Speaking with Thomas Barta
Thomas Barta, former McKinsey partner and one of the world’s leading marketing leadership experts speaks to Elen Lewis about how to be brave without getting sacked.
What qualities make a successful CMO?
Successful CMOs are inspirational, tenacious, and have a passion for customers—that’s how they make things happen internally and in the market.
What is the most important business lesson you have learned?
A great strategy is worth nothing without great execution. Too many good marketing ideas never see the light of day.
What advice can you offer someone who wants to increase their influence within an organisation?
1. Make sure the issues you’re tackling are big. Issues that are big for customers, but also big on the agenda for the company. In your organization, don’t work under the radar!
2. Most people who create the customer experience don’t report to you. How can you persuade them to act? Hit the head and the heart. To follow you, some need facts, other need hope. And there’s no shortcut. You need to walk the halls and talk to them. In the same way that customers don’t buy your stuff automatically, neither do internal stakeholders – persuading them is your job.
3. Leading marketing is a big task—you won’t succeed on your own. Build a tribe – leaders beneath you who will fight the same battles, have the same idea and make things happen on your behalf.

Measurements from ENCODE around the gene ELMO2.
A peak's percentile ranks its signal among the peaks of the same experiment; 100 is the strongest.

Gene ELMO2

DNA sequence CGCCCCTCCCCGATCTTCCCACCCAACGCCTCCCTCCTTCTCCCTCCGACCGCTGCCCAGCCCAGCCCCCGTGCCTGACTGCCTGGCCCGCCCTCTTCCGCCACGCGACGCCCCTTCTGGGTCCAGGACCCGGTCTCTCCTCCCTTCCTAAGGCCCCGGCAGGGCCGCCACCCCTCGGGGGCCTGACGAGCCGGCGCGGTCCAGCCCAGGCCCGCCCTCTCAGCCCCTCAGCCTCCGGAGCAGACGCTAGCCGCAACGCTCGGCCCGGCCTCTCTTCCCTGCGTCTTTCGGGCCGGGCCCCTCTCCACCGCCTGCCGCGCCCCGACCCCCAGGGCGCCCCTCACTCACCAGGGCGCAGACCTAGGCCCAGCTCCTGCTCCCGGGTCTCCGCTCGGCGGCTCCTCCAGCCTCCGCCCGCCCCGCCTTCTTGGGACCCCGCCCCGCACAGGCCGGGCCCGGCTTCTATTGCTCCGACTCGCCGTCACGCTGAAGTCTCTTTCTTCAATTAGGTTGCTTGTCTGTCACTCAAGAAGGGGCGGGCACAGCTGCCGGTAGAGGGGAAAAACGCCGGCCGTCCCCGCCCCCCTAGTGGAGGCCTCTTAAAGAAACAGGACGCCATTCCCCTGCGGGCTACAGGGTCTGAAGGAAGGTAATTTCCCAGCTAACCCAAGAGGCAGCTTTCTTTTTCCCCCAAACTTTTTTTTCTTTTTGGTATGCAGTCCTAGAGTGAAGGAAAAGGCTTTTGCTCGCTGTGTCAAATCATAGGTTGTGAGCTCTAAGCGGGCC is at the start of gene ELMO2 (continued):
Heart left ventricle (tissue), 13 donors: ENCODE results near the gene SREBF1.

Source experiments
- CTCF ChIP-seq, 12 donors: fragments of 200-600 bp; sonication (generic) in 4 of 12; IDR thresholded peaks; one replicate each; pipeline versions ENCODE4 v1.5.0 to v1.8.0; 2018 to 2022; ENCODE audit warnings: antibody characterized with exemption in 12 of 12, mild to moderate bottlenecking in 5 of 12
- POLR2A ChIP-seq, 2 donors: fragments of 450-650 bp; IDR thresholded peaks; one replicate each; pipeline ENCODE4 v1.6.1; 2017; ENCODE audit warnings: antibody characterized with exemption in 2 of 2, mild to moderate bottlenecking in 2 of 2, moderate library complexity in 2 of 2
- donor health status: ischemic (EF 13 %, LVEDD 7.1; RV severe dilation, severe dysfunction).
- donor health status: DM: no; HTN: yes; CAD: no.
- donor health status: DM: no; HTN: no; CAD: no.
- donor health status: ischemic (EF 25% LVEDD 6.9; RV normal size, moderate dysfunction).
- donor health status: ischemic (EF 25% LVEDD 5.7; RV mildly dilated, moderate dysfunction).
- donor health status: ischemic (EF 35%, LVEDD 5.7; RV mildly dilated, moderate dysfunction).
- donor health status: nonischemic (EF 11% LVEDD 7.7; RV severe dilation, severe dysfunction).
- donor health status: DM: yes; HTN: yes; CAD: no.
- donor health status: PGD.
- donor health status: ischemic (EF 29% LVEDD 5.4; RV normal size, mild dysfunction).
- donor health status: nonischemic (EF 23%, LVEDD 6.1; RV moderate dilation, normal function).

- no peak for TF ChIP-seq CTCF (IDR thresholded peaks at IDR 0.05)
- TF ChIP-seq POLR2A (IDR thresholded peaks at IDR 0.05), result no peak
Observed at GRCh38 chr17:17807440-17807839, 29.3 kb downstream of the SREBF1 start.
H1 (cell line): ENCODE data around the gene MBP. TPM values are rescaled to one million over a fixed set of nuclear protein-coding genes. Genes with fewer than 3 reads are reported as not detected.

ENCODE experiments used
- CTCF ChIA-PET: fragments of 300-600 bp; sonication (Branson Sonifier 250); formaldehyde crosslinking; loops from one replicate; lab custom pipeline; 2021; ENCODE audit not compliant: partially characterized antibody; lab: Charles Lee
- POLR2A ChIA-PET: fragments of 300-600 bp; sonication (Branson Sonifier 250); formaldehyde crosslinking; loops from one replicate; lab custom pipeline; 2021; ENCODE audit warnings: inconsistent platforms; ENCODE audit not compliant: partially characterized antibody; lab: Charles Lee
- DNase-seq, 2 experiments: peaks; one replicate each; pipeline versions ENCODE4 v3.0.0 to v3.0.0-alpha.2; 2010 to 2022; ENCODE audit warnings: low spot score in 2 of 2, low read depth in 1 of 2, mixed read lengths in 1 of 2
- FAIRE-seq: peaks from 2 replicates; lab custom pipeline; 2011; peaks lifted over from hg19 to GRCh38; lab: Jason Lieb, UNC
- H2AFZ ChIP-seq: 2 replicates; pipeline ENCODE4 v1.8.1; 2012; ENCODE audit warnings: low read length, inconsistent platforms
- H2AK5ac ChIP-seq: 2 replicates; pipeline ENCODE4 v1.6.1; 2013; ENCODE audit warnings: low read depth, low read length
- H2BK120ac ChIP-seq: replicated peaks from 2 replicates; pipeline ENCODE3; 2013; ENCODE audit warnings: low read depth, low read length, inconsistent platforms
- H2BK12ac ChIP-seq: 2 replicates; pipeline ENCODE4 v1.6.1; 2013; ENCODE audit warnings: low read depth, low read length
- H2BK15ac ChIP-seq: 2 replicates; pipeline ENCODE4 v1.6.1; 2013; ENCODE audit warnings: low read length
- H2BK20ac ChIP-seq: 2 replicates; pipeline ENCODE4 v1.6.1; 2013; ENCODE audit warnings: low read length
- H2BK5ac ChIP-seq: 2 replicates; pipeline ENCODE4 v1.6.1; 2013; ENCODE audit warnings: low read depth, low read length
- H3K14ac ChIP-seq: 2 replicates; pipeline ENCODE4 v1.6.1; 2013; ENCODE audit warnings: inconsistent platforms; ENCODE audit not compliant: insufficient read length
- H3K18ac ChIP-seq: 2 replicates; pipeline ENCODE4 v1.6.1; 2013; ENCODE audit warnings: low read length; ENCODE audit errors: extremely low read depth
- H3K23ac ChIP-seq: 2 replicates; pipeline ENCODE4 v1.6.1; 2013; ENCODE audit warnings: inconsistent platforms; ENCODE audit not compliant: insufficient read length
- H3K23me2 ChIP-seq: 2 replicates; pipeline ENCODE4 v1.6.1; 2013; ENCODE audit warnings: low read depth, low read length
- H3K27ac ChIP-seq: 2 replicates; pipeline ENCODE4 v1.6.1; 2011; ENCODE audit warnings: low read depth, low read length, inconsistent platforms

4. Inspiration is your biggest weapon. It will give you the tenacity to carry on when things are really difficult. Inspiring others is how we make things happen. The key? You’ve got to be inspired first!
What advice would you offer to someone just starting out in the industry?
1. Don’t start out in marketing—if you can. The best marketers are those who understand the products, the market and the rest of the organisation. Make sure you get coverage in other places as early as you can.
2. You’re serving two customer groups, never forget that - – external customers and those within your company.
3. Just do it – marketing is the coolest job in the world.
What’s the bravest thing a marketer can do without being sacked?
There are no guarantees! Being brave in marketing means standing up for your customers. Your chances of not being sacked increase when you have evidence or data to back up your argument. People may disagree with you—but rarely with customers.
What are the biggest barriers preventing marketers from being brave?
I don’t think there are physical barriers. The barrier lies within individuals. If you’re not truly passionate about what you’re doing, you don’t care enough and then you don’t take risks. Why would you? The key to being brave is to care deeply about your work as marketer.
Your latest book is all about the 12 powers of a marketing leader – how does this overlap with courage?
Everything you do as a marketer is about the future! By nature, you have to be courageous to shape this future. In The 12 Powers of a Marketing Leader we show you sources for your courage. If you know how to lead and how to operate within an organisation, your courage will grow. Without courage it’s very hard to be an effective marketer. We need more marketers to be more courageous more often!
What advice would you offer your 17-year-old self?
Trust your gut (I mean: really).
What book is on your bedside table?
Right now it’s the ‘Evolution of Everything’ by Matt Ridley – which analyses why things we see in the world are less planned than we think.
Tell us a secret
At times, I miss doing marketing...